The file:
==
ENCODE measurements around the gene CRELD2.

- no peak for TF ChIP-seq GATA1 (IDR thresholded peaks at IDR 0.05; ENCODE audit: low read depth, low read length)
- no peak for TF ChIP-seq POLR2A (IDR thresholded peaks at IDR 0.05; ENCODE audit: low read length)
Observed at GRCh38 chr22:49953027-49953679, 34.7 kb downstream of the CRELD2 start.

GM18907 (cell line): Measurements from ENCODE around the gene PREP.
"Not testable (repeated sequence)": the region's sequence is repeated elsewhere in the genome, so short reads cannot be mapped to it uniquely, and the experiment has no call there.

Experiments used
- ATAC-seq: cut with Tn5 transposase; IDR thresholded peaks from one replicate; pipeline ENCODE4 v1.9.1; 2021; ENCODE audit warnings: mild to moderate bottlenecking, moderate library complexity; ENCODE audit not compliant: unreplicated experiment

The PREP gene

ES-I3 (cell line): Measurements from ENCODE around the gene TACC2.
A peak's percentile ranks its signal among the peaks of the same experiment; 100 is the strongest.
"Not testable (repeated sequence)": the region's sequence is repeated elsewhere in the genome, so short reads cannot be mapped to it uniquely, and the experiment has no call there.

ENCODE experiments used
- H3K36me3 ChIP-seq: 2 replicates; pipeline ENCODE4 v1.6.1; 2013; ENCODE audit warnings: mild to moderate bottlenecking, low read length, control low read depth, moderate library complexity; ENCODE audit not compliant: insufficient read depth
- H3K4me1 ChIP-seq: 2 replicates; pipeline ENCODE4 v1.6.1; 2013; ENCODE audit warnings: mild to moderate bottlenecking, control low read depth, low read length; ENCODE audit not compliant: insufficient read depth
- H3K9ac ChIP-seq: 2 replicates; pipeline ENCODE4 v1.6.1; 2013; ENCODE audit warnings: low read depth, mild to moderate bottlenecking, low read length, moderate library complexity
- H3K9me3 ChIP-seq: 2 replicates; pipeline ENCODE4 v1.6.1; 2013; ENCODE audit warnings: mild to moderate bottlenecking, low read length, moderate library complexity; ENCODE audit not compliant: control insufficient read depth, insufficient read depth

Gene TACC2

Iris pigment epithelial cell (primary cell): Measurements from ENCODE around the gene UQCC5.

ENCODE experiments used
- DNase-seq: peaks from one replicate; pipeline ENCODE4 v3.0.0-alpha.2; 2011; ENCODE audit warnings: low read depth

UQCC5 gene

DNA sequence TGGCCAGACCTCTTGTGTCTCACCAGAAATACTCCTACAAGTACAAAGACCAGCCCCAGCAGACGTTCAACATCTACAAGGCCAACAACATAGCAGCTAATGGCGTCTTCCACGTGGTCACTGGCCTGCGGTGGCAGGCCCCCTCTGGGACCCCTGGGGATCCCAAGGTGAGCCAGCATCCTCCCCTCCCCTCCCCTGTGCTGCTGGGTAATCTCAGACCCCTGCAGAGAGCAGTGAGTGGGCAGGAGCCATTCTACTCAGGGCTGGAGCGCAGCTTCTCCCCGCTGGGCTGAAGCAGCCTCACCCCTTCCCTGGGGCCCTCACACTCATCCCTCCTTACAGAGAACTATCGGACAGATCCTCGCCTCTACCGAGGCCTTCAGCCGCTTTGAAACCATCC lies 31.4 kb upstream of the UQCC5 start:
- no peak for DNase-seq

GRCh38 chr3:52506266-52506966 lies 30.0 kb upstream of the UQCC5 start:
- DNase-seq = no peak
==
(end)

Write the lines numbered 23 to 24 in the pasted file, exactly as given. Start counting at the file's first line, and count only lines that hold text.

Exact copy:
DNA sequence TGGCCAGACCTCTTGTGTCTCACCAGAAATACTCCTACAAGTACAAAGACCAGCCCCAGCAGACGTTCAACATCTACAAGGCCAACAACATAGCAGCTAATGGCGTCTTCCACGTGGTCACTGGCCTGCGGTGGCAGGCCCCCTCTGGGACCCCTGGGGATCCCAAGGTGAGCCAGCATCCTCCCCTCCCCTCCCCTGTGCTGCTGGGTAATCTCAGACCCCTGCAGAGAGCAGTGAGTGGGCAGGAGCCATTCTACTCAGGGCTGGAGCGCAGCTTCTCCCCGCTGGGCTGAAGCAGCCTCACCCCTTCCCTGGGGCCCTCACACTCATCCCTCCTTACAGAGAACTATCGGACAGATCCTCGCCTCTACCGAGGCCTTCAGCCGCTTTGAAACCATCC lies 31.4 kb upstream of the UQCC5 start:
- no peak for DNase-seq